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The elementary OS team is planning a large update with a number of new features and an improved first-run experience. "First, we've been working on significant reworking of the entire installation and first-run experience (which is where we've been hitting some snags). Because the entire installation and first-run experience is different - and greatly improved - compared to the 5.0 release, we'll be giving this release its own identity and name. Importantly, all users of elementary OS 5 Juno will be able to upgrade to 5.1 via their normal updates in AppCenter. Think of 5.1 as a mid-cycle major update that everyone gets; it's somewhere between a usual point-release an an entirely new version of the OS." The new point release will include a new kernel with hardware enablement (HWE) packages, allowing the distribution to work with more hardware. The project's blog post offers further details on what to expect from elementary OS 5.1.
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John Sulivan, the executive director of the Free software Foundation (FSF), has announced that Richard M. Stallman has resigned his position as president of the FSF. Stallman is best known for his work in creating the free software movement and starting the GNU project, which develops free software that is used by nearly all Linux distributions. Stallman's hard stance on software licensing, along with his controversial views on some social issues and brash communication style, have often made him a divisive figure in the free and open source software communities. This has occasionally led to people petitioning the FSF over the years, asking Stallman to step down.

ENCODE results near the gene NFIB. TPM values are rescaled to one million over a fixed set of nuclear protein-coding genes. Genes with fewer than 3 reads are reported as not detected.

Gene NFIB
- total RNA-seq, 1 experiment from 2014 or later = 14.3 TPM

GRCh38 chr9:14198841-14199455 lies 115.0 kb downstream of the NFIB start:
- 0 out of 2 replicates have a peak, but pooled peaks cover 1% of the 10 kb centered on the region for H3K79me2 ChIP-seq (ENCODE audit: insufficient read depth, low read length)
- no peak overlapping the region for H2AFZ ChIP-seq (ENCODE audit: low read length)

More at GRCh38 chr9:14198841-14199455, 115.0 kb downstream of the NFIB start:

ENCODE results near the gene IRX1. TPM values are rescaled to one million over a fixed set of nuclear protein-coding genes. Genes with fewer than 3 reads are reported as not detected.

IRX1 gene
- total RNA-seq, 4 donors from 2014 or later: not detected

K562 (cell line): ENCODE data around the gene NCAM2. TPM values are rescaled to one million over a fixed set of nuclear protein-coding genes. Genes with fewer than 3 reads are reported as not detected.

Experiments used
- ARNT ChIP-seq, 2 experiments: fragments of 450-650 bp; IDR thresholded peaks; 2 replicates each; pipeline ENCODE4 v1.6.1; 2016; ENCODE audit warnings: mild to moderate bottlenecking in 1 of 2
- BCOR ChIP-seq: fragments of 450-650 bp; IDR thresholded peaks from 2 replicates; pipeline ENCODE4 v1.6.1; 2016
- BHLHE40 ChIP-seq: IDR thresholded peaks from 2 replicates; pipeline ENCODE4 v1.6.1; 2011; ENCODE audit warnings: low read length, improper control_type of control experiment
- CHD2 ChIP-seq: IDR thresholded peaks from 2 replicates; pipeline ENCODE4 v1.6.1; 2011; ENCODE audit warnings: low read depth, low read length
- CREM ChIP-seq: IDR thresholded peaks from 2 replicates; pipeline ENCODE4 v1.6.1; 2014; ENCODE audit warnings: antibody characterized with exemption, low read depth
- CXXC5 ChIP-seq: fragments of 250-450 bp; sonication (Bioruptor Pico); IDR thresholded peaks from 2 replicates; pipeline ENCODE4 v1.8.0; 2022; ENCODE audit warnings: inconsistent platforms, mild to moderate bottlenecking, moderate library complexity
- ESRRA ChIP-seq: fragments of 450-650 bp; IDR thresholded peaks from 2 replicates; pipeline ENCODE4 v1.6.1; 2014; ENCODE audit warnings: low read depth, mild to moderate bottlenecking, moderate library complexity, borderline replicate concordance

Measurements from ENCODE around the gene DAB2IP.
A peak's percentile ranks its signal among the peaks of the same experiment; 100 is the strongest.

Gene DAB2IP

The most recent controversy around Stallman gained more media attention than usual and resulted in several FSF members threatening to cancel their memberships. Members of the GNOME team announced their intention to cut ties with the FSF and GNU if Stallman did not leave his position. The Free Software Conservancy also placed a similar call for Stallman to step down, stating: "When considered with other reprehensible comments he has published over the years, these incidents form a pattern of behavior that is incompatible with the goals of the free software movement. We call for Stallman to step down from positions of leadership in our movement.". Stallman has also resigned his position at MIT, citing "a series of misunderstandings and mischaracterizations" as the reason for his departure.
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These and other news stories can be found on our Headlines page.
|Questions and Answers (by Jesse Smith)
Recommending a friendly distro for newcomers and why Linux distributions are free
Just-starting-out asks: I'm a giant newbie when it comes to Linux. Which distro do you recommend people use and why?
DistroWatch answers: Welcome to Linux! The distribution I find myself recommending the most, at least to newcomers, is Linux Mint. Specifically I suggest the MATE edition of Mint. There are a few reasons for this. Mint uses a fairly classic style of desktop, making it familiar to former Windows users. The distribution offers five years of support for each release, meaning people will not need to re-install often or deal with lots of updates. Mint makes it fairly easy to set up filesystem snapshots (through Timeshift and Btrfs) meaning files can be restored if something goes wrong.